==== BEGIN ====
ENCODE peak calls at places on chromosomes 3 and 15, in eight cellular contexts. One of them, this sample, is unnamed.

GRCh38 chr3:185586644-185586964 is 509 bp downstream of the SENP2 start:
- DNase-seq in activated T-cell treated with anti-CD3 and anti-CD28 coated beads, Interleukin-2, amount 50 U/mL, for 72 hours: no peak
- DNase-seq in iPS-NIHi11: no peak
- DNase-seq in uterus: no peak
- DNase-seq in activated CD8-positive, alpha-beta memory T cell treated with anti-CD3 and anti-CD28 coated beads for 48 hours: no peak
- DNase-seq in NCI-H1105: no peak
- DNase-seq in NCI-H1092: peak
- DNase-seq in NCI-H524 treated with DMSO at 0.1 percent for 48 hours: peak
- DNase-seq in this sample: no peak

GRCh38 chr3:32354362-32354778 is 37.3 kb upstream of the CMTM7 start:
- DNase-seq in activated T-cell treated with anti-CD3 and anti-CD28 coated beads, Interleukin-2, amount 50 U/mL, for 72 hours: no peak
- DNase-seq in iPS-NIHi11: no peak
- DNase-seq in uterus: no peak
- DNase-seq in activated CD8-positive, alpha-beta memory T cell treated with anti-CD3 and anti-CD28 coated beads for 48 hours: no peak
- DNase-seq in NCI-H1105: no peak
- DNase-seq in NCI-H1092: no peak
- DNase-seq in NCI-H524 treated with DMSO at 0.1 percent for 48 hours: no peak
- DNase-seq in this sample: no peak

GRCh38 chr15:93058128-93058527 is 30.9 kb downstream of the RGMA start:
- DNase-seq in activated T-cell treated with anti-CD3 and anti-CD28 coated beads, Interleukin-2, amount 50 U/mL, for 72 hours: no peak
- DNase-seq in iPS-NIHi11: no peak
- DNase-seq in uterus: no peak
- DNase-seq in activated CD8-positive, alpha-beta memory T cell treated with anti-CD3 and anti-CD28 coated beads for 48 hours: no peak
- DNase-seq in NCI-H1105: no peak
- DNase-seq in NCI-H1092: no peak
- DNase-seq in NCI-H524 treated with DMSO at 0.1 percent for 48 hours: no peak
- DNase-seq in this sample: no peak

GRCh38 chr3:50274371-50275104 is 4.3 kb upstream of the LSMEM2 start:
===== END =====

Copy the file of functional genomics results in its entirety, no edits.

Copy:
ENCODE peak calls at places on chromosomes 3 and 15, in eight cellular contexts. One of them, this sample, is unnamed.

GRCh38 chr3:185586644-185586964 is 509 bp downstream of the SENP2 start:
- DNase-seq in activated T-cell treated with anti-CD3 and anti-CD28 coated beads, Interleukin-2, amount 50 U/mL, for 72 hours: no peak
- DNase-seq in iPS-NIHi11: no peak
- DNase-seq in uterus: no peak
- DNase-seq in activated CD8-positive, alpha-beta memory T cell treated with anti-CD3 and anti-CD28 coated beads for 48 hours: no peak
- DNase-seq in NCI-H1105: no peak
- DNase-seq in NCI-H1092: peak
- DNase-seq in NCI-H524 treated with DMSO at 0.1 percent for 48 hours: peak
- DNase-seq in this sample: no peak

GRCh38 chr3:32354362-32354778 is 37.3 kb upstream of the CMTM7 start:
- DNase-seq in activated T-cell treated with anti-CD3 and anti-CD28 coated beads, Interleukin-2, amount 50 U/mL, for 72 hours: no peak
- DNase-seq in iPS-NIHi11: no peak
- DNase-seq in uterus: no peak
- DNase-seq in activated CD8-positive, alpha-beta memory T cell treated with anti-CD3 and anti-CD28 coated beads for 48 hours: no peak
- DNase-seq in NCI-H1105: no peak
- DNase-seq in NCI-H1092: no peak
- DNase-seq in NCI-H524 treated with DMSO at 0.1 percent for 48 hours: no peak
- DNase-seq in this sample: no peak

GRCh38 chr15:93058128-93058527 is 30.9 kb downstream of the RGMA start:
- DNase-seq in activated T-cell treated with anti-CD3 and anti-CD28 coated beads, Interleukin-2, amount 50 U/mL, for 72 hours: no peak
- DNase-seq in iPS-NIHi11: no peak
- DNase-seq in uterus: no peak
- DNase-seq in activated CD8-positive, alpha-beta memory T cell treated with anti-CD3 and anti-CD28 coated beads for 48 hours: no peak
- DNase-seq in NCI-H1105: no peak
- DNase-seq in NCI-H1092: no peak
- DNase-seq in NCI-H524 treated with DMSO at 0.1 percent for 48 hours: no peak
- DNase-seq in this sample: no peak

GRCh38 chr3:50274371-50275104 is 4.3 kb upstream of the LSMEM2 start: